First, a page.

Black Whiskey I’d seen in previous years and whilst competent performers their Bluesy Rock isn’t for me, indeed a cursory glance of the audience suggests that having grey hair is a quite firm requirement, so I give it a year or two. Therefore, after grabbing some pictures I strategically chose that moment to offset the growing fatigue with a fuel break. Regardless of how well you’ve been looked after, reviewing a festival is a trial of endurance and pacing is important.
Fuelled up and ready to go again, we have Tequila Mockingbird on the main stage, or should it be The Amorettes, I’m not entirely sure since the two bands have apparently merged into one, or two depending on the billing. It’s all a little confusing especially when they cover an Amorettes song.
As paragraphs go, that last one was one of the more confusing I’ve had to write, but fortunately, there’s no convoluted explanation required to say that they really rocked on the stage. Feel good, sing-along, catchy chorus-based rock in all its glory. They have great harmonies and backing vocals, songs such as let the neighbours call the cops and a great cover of somebody put something in my drink, made for a damn fine rock ’n’ roll show indeed.
The last act on the Wizz Acoustic stage was festival mainstay Chris Appleton, taking up three sets like his Brother Luke yesterday, sandwiched between the remaining two Set on the Dean Hocking main stage. Chris as ever is excellent, playing songs from the variety of acts he’s associated with (Fury UK, Absolva, Blaze Bayley) as well as his solo work and some fan favourite covers such as ‘Children of the Sea’ from Dio era Sabbath and ‘Mama I’m coming Home’ by Ozzy. He’s always quality.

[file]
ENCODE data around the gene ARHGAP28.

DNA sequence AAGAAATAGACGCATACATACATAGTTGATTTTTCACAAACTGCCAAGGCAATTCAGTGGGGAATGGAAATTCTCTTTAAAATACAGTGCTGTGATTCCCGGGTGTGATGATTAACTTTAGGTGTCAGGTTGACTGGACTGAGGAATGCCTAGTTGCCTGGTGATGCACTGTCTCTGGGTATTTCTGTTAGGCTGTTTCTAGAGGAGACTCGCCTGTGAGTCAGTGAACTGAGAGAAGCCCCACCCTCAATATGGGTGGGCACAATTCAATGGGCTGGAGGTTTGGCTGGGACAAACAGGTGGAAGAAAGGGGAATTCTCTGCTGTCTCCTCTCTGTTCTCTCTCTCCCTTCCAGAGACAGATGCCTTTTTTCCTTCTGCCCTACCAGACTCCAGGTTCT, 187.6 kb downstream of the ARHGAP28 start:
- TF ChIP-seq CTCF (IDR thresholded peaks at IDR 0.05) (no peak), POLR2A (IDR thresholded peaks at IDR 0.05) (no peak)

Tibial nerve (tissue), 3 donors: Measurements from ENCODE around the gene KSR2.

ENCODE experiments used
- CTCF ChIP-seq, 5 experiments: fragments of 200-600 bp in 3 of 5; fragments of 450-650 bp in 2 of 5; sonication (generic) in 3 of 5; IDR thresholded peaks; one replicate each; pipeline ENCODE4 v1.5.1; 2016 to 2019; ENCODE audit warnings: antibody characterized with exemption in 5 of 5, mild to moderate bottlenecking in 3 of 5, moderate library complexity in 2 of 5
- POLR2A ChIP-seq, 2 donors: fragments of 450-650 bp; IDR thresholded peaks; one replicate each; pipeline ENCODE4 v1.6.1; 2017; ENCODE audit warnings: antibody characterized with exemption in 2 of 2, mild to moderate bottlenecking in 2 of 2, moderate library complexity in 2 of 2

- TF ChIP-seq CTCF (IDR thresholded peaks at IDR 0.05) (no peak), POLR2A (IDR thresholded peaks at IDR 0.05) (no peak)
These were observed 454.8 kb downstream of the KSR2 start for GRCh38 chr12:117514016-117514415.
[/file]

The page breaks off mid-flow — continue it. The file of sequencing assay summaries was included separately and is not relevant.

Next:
Penultimate main stage act Skam from Leicester have good bouncy energy to their set. Quite an approachable vibe, but still capable of being quite hard-hitting at times. The stage presence is quite dynamic, with plenty of animation, especially noteworthy is Matt Gilmore on Bass who aside from knocking out quite sublime bass lines, just doesn’t seem to stop running around, posing and throwing shapes.
After the final acoustic set from Chris Appleton, we get the Sunday Headliners and purveyors of ‘Beer drinking Rock ‘n’ Roll’ Massive at the earlier time of 21:00 for those who have work and need to travel back to various reaches of Europe.
To say they have stage presence is an understatement, and it’s not just an act for the stage, In the press area I saw far more of the diminutive lead singers enormous bare arse as he photobombed interviews than I ever wished for, although his compliments to my son about his artwork did make my sons day, so thanks dude.
Musically it’s pretty much Australian pub rock exactly as you’d expect, shades of Acca Dacca and Airbourne are rife. It’s cliché city and it works because they’re too rock and roll to care that it’s a cliché, which of course means we’re in danger of playing cliché inception, if we weren’t too pissed to care, because… beer!
Jokes about beer, songs about drinking, drinking itself, songs about drinking, having a beer break in the middle of the set, honestly there’s nothing particularly groundbreaking about this, but that’s common for the genre. What matters is that it’s all delivered with such passion and wild abandon that you get caught up with it, we’re here to have a good time, and a damn good time was had by all. In a festival which goes from strength to strength, Massive saw us off in good style. Cheers!
Same time again next year SOS? Abso-bloody-lutely!
WORDS AND PHOTOS BY RICH PRICE